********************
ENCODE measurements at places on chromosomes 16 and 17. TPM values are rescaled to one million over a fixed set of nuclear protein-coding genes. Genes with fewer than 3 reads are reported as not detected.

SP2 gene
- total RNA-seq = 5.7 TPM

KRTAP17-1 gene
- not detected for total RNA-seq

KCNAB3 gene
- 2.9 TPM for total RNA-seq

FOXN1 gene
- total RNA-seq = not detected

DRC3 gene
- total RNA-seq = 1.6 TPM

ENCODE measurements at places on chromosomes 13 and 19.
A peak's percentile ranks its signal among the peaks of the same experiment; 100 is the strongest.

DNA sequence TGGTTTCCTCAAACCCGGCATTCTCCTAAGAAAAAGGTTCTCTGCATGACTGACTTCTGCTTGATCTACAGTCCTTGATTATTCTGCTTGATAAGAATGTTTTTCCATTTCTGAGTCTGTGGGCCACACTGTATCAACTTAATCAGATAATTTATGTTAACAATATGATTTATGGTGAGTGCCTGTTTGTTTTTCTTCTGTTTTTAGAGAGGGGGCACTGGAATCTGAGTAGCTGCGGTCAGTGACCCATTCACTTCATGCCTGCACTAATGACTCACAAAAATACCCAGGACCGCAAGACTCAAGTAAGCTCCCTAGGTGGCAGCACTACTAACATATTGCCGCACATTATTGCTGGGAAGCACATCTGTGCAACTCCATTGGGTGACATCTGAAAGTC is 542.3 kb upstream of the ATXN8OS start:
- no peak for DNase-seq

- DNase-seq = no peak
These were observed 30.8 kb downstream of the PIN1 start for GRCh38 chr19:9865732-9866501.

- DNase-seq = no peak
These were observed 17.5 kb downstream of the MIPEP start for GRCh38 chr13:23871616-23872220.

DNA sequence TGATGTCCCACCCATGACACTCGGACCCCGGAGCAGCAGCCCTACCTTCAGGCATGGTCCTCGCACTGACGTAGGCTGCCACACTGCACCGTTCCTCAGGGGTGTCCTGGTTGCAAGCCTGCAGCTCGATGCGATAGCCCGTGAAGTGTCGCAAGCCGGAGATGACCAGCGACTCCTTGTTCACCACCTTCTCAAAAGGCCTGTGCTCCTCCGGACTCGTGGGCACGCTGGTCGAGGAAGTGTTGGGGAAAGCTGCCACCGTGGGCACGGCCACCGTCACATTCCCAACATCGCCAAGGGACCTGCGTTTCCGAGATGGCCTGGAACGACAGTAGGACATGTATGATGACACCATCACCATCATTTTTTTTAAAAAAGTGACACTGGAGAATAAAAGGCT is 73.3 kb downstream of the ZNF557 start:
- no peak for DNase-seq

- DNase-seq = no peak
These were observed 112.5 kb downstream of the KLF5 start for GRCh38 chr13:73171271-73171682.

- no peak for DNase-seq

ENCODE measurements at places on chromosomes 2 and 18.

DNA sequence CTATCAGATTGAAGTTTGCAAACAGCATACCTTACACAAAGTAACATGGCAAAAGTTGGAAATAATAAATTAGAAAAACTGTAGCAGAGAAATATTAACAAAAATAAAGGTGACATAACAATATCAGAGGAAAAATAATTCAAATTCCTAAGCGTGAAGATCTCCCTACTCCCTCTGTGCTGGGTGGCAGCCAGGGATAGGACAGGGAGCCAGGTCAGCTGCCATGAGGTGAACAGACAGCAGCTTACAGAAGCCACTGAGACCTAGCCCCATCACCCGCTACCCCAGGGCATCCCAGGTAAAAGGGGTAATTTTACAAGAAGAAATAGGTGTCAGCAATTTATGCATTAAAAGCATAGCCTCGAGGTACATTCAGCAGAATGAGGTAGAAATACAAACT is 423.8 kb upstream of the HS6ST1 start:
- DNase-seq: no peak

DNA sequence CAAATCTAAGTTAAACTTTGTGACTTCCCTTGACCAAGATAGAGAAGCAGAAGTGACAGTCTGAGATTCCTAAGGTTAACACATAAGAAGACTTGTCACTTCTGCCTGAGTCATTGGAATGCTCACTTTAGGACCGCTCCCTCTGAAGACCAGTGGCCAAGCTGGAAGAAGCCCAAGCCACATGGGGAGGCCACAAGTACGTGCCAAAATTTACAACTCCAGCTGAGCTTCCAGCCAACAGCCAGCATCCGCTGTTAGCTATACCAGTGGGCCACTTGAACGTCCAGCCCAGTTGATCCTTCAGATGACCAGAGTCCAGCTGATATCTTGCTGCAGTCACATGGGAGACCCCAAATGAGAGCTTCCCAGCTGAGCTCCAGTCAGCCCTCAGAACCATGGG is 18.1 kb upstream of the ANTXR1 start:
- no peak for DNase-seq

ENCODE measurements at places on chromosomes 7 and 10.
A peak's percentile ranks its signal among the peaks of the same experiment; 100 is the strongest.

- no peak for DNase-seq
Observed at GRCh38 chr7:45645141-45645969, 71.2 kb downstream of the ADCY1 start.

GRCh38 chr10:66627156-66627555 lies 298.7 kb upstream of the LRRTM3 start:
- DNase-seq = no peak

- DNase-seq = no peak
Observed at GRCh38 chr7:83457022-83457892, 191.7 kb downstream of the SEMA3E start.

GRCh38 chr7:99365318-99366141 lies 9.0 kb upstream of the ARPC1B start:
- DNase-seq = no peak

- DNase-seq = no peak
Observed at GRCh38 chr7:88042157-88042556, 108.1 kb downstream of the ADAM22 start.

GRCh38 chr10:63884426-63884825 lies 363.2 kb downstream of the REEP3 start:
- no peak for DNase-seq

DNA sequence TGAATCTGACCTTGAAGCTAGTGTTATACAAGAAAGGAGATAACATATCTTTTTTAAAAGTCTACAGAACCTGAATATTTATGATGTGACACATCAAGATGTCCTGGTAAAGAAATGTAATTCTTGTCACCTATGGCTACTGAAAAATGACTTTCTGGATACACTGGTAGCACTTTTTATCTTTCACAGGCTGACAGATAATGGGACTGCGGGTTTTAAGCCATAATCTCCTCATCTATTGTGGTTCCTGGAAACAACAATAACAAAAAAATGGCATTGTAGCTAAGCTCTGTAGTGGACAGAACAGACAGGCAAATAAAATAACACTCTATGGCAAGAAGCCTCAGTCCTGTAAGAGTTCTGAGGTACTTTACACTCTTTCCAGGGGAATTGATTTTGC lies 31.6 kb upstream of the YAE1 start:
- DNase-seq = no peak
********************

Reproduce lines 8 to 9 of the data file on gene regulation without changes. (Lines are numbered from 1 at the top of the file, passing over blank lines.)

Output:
FOXN1 gene
- total RNA-seq = not detected